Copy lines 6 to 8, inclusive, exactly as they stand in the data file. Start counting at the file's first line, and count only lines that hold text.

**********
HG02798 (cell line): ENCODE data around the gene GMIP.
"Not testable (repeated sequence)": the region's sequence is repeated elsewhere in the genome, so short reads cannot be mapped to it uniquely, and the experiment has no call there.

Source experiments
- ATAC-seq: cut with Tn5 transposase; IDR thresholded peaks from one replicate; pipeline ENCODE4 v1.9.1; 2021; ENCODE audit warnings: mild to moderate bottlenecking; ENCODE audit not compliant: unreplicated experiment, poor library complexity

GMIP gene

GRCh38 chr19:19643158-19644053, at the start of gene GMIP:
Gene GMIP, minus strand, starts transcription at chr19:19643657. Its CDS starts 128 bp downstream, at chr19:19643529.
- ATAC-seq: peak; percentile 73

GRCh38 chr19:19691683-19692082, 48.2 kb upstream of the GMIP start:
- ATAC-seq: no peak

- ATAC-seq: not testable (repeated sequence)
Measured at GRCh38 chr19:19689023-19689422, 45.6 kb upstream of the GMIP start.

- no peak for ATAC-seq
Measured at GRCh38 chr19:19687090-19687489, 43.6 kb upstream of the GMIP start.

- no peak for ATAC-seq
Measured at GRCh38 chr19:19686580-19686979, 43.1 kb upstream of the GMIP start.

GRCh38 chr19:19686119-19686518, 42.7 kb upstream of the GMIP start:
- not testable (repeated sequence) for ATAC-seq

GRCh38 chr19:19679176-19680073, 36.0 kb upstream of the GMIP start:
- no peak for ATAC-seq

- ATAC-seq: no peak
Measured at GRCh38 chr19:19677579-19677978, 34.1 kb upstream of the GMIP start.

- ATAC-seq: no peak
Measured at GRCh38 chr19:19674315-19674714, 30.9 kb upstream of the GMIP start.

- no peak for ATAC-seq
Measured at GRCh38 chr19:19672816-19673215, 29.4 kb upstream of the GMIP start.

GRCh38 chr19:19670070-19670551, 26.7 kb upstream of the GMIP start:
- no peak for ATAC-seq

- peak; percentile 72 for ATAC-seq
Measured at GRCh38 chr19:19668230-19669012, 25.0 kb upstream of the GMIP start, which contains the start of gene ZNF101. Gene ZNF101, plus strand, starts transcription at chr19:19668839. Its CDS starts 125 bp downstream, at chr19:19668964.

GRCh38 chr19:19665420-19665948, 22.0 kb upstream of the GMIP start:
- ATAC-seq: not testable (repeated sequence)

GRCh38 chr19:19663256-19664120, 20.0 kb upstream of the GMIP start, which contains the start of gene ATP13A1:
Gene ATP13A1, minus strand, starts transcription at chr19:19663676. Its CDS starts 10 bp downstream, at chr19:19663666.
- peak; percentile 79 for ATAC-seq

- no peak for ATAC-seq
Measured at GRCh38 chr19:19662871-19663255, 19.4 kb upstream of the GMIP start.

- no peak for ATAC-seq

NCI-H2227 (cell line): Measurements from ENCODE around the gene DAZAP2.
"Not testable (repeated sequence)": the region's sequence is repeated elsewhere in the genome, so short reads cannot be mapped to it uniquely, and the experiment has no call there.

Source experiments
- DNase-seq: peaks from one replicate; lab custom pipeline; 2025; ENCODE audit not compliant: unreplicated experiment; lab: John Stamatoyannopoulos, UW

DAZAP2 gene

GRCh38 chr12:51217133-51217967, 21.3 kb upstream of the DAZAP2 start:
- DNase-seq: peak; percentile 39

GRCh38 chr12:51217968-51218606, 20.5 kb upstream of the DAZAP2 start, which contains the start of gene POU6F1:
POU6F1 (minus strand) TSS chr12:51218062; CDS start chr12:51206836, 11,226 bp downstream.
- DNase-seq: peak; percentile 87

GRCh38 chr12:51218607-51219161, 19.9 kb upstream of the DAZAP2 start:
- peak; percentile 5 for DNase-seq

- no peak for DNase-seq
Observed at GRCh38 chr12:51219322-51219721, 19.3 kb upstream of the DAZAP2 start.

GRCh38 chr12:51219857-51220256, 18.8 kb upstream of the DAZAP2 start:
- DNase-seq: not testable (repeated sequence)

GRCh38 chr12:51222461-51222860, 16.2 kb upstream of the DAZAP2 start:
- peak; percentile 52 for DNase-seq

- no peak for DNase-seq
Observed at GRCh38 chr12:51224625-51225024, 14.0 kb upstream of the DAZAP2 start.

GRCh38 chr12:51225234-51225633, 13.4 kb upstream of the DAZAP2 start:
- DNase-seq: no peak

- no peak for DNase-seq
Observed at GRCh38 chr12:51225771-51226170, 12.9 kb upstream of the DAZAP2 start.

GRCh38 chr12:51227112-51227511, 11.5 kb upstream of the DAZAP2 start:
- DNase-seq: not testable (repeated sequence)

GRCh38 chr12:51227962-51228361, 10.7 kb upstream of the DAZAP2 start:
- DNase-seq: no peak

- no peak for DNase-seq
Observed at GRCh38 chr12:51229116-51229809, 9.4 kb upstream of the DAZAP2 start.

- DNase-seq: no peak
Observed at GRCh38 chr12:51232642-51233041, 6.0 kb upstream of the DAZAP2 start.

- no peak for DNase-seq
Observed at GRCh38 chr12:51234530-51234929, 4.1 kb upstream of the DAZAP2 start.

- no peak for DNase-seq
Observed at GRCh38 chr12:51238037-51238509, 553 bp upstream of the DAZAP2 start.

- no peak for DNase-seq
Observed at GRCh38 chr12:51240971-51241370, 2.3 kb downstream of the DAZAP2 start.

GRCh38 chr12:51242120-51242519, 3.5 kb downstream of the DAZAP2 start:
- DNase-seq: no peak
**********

GRCh38 chr19:19643158-19644053, at the start of gene GMIP:
Gene GMIP, minus strand, starts transcription at chr19:19643657. Its CDS starts 128 bp downstream, at chr19:19643529.
- ATAC-seq: peak; percentile 73